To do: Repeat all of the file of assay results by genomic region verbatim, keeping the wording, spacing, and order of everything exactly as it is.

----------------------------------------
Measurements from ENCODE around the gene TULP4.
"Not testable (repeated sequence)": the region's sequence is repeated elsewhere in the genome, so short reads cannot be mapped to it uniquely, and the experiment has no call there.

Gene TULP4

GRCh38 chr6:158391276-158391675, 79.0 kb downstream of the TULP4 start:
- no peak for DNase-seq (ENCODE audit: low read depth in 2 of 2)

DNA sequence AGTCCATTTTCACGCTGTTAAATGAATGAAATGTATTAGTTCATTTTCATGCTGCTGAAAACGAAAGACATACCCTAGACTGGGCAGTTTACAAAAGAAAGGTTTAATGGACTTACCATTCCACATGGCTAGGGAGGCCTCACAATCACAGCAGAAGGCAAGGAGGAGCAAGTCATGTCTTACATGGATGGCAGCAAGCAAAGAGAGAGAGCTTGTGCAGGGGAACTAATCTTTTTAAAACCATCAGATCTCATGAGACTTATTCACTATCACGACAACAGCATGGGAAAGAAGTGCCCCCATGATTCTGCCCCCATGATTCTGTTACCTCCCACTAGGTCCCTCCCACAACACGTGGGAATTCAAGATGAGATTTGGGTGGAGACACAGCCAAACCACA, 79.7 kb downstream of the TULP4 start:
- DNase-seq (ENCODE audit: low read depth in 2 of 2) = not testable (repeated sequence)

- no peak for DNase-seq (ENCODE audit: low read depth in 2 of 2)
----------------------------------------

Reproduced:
Measurements from ENCODE around the gene TULP4.
"Not testable (repeated sequence)": the region's sequence is repeated elsewhere in the genome, so short reads cannot be mapped to it uniquely, and the experiment has no call there.

Gene TULP4

GRCh38 chr6:158391276-158391675, 79.0 kb downstream of the TULP4 start:
- no peak for DNase-seq (ENCODE audit: low read depth in 2 of 2)

DNA sequence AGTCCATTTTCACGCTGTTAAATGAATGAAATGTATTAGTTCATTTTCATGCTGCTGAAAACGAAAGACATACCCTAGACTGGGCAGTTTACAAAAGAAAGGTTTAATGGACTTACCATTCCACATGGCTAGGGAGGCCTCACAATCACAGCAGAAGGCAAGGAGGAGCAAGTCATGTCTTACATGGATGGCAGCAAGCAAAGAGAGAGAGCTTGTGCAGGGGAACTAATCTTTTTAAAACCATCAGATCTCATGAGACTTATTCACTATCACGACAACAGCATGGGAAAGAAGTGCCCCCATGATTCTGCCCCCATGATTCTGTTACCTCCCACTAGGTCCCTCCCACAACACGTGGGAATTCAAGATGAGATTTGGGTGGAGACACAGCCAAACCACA, 79.7 kb downstream of the TULP4 start:
- DNase-seq (ENCODE audit: low read depth in 2 of 2) = not testable (repeated sequence)

- no peak for DNase-seq (ENCODE audit: low read depth in 2 of 2)